Princeton Mayor Spencer Coyne made a heartfelt plea to residents last Sunday morning.
He asked for anyone who needs help providing for themselves or their families to come forward and accept it.
In a video posted to the town’s Facebook page, Coyne appeared from his kitchen and appeared solemn.
“As I was making my family Sunday morning breakfast here it kind of came to me that some of us might not be able to provide for our families, or there is potential right now that we might not be able to provide for our families in the same way that we normally do.”
He encouraged anyone in that situation to contact the Princeton Food Bank, operated by the Baptist Church.
“I just want to say there’s no shame at all in asking for help. There is no shame in needing help. It’s not your fault. None of this is anyone’s fault.”
Coyne said he recognizes many people in the community are suddenly out of work.
“In our lifetime we have never seen anything like this. We have never seen unemployment numbers like this. We’ve never seen the economy like this…If you need help please ask for it.”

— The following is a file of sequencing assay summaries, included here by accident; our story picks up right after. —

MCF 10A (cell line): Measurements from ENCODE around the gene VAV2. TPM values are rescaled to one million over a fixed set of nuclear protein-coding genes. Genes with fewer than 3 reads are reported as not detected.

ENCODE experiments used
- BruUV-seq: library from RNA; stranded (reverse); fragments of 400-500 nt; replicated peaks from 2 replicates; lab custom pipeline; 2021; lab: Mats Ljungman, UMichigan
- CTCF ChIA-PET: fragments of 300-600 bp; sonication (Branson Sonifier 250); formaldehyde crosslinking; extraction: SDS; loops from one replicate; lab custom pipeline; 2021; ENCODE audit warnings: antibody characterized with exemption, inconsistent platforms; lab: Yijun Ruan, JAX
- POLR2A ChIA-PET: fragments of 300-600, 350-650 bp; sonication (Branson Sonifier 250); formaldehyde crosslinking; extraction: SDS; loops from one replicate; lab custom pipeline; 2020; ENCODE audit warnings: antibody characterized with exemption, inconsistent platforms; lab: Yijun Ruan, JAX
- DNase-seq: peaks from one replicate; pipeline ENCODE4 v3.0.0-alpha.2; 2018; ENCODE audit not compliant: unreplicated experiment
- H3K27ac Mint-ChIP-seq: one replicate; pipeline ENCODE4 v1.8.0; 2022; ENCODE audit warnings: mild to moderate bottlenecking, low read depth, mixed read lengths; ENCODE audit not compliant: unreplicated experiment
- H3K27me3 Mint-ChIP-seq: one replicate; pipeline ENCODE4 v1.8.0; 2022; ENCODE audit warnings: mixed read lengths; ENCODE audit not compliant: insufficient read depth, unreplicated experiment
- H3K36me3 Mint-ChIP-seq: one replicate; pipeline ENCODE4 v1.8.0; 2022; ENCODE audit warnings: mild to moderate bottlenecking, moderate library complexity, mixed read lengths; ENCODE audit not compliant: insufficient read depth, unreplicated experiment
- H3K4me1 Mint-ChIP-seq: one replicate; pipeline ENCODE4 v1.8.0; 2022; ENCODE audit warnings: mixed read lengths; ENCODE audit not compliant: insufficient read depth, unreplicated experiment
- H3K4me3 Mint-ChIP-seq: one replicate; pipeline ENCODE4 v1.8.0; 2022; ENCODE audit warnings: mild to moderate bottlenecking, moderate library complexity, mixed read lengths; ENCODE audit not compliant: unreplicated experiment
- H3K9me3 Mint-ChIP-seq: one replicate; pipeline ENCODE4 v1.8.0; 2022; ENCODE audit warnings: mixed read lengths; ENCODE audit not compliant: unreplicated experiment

The Princeton Food Bank ordinarily serves about 100 regular clients.
According to food bank manager Mark Howarth, there have only been been a handful of new registrants in the last couple of weeks.
And there have been some significant donations recently, enough to top up shelves and freezers.
“God is blessing our socks off,” he said.
However he added more donations will be needed as the community moves through the coming weeks.
For information about how to donate, or how to sign up to receive assistance, call The Princeton Food Bank, 250-295-7752. The food bank is open Tuesdays and Thursdays at the church, 10 to 11 a.m.
Watch Coyne’s video below:
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